At the same time, the order states, "The resilience of the bulk power system will remain a priority of this Commission." It continued, "Although the Proposed Rule failed to satisfy the fundamental legal requirements of section 206 of the FPA, the Proposed Rule and the record developed to date have shed additional light on resilience more generally and on the need for further examination by the Commission and market participants of the risks that the bulk power system faces and possible ways to address those risks in the changing electric markets." Noting "a variety of economic, environmental, and policy drivers that are changing the way electricity is procured and used," the Commission said these changes "present new opportunities and challenges regarding the reliability, affordability, and environmental profile of each region’s electric system."

To address these changes, the Commission initiated a new proceeding, Docket No. AD18- 7-000, to take additional steps to explore resilience issues in organized wholesale electricity markets. According to the order, the goal of this proceeding is: "(1) to develop a common understanding among the Commission, industry, and others of what resilience of the bulk power system means and requires; (2) to understand how each RTO and ISO assesses resilience in its geographic footprint; and (3) to use this information to evaluate whether additional Commission action regarding resilience is appropriate at this time."

The Commission directed six regional transmission organizations and independent system operators to respond within 60 days with comments on the definition of resilience, plus how they assess and mitigate threats to resilience. The Commission also solicited public comment within 30 days of the grid operators' due date.

FERC denies petition re Maine ownership of Forest City dam

Monday, January 8, 2018

A privately owned dam and reservoir spanning the U.S.-Canada border licensed as a hydropower development would continue to require licensing even if owned by a Maine state agency, according to federal regulators -- a ruling which could cast doubt on whether the state will acquire the facilities as has been conditionally authorized.

The Forest City Project on the East Branch of the St. Croix River currently operates under a license issued by the Federal Energy Regulatory Commission to Woodland Pulp LLC on November 23, 2015. While the project does not include electric generation facilities, the Commission has held that its project works are part of a complete unit of development or improvement which includes separate, unlicensed generation facilities.

In 2016, the licensee applied to the Commission to surrender its license and decommission the project because its operating costs as licensed would significantly exceed the downstream hydroelectric generation benefits. State-level interest in maintaining the existence of the impoundment led the Maine legislature to enact a resolve authorizing Maine Department of Inland Fisheries and Wildlife to assume ownership of the Forest City Dam if two conditions are satisfied: (1) the Commission finds that the Forest City Project will not require a license from the Commission if Maine DIFW owns the U.S. portion of the dam; and (2) Maine DIFW executes an agreement with Woodland Pulp that provides that Woodland Pulp and its successors will operate and maintain the Forest City Dam consistent with the manner in which the dam was operated in most recent 12 months, at the direction of the State, and at no cost to the State, for a period of 15 years.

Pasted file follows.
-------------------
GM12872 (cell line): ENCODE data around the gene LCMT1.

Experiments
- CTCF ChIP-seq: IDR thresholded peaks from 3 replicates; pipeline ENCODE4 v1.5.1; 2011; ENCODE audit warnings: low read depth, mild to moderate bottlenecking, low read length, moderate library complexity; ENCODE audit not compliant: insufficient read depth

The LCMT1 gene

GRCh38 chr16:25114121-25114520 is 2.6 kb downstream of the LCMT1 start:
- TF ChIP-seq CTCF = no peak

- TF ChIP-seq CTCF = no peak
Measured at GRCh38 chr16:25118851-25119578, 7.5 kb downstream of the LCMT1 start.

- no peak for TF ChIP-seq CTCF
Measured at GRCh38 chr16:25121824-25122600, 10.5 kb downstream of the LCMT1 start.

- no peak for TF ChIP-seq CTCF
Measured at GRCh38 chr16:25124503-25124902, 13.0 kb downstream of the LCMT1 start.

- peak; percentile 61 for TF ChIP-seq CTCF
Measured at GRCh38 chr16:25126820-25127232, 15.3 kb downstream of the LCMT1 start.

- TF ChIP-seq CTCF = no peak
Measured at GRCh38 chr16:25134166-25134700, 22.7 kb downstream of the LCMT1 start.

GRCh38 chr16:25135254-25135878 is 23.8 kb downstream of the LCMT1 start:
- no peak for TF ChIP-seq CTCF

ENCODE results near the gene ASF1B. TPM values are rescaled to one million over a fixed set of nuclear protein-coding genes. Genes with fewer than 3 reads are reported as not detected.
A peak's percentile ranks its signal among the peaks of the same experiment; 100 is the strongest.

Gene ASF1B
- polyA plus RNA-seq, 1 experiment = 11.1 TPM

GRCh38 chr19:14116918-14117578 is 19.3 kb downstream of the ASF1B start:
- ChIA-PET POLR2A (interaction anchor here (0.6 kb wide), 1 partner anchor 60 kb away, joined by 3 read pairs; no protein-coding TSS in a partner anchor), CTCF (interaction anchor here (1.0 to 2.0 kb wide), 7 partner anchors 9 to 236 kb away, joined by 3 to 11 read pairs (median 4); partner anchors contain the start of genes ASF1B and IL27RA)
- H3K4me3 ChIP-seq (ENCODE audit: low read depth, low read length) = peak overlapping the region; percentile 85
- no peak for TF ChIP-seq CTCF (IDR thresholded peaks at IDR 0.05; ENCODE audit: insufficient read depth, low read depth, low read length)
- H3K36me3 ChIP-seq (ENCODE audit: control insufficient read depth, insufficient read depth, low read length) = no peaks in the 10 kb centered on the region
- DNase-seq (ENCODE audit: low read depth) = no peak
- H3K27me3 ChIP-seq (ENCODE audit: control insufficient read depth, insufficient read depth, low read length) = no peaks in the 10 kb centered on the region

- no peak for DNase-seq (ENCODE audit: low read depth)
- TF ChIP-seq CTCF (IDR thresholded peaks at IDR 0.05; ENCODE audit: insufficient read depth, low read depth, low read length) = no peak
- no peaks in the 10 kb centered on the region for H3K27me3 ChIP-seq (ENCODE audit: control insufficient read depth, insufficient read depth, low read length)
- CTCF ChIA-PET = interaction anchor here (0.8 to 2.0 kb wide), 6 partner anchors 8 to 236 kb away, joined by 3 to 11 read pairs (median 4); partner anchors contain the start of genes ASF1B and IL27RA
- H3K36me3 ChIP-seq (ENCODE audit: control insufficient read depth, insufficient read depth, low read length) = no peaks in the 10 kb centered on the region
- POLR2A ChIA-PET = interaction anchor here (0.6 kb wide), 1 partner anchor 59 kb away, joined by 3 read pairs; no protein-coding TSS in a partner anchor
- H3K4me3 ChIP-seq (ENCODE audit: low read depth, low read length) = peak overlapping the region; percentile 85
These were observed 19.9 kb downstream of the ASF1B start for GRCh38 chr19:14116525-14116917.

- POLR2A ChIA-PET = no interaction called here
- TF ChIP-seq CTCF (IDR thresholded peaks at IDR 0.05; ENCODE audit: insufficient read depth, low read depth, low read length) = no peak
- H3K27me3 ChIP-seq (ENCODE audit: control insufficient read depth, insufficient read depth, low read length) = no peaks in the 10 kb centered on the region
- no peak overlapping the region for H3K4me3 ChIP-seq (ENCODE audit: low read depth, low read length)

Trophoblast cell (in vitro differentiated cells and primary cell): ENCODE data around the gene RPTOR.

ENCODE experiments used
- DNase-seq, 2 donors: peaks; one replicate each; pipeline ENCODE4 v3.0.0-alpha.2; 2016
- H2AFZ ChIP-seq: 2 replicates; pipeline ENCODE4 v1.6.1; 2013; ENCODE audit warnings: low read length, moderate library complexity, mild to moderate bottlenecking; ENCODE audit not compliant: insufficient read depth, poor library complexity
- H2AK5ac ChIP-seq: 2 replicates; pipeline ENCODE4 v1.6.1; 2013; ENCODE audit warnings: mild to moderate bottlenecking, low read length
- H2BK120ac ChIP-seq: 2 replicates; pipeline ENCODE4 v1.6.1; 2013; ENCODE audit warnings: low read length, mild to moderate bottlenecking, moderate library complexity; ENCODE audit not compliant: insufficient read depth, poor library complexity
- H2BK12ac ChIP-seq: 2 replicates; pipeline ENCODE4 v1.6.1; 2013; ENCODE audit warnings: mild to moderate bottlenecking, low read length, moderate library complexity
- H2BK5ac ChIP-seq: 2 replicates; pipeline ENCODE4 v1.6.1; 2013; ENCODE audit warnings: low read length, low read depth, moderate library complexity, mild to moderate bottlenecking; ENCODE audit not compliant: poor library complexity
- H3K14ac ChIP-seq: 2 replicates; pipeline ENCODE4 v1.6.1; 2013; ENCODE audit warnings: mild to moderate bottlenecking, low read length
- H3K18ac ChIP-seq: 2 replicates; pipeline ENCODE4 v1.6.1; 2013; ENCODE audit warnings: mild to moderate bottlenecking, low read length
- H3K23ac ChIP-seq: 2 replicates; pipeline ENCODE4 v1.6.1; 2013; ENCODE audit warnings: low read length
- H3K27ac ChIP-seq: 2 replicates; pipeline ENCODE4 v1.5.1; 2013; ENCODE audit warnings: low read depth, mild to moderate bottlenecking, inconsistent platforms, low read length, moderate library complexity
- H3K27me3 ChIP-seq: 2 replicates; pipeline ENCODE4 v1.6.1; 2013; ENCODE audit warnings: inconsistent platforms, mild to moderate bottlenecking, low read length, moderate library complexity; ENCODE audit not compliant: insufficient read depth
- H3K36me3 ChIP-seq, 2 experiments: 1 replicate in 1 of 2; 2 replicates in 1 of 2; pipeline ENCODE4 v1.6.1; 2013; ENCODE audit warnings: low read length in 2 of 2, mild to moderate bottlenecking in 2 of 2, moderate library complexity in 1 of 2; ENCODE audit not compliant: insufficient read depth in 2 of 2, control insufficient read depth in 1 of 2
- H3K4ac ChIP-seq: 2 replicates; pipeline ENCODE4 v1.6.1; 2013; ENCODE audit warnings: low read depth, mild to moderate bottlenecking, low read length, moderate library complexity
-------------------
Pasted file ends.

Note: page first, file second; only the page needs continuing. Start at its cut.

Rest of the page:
After the Maine legislative resolve became law, the state agency and the licensee executed an operation and management agreement on July 27, 2017, and licensee petitioned the Federal Energy Regulatory Commission for a declaratory order declaring that if Woodland Pulp transfers ownership of the U.S. portion of the project to the Maine DIFW, DIFW will not require a license from the Commission to continue to operate and maintain the Forest City Dam.

But on December 21, 2017, the Commission denied the licensee's petition for a declaratory order to that effect. According to the Commission, this was the licensee's fourth petition seeking a ruling that the Forest City Project does not require licensing, with a fairly lengthy history of litigation. While the Commission noted its power to reexamine findings on jurisdiction where facts such as project ownership have changed, the Commission also noted that "ownership of project works by a state or state agency has no impact on a jurisdictional determination," and that "it is the potential effect on generation of an impoundment – and not its ownership or the operator’s specific intent – that guides our determination of whether a reservoir is necessary or appropriate to a given unit of development under FPA section 3(11) and operates for the purpose of developing electric power under FPA section 23(b)."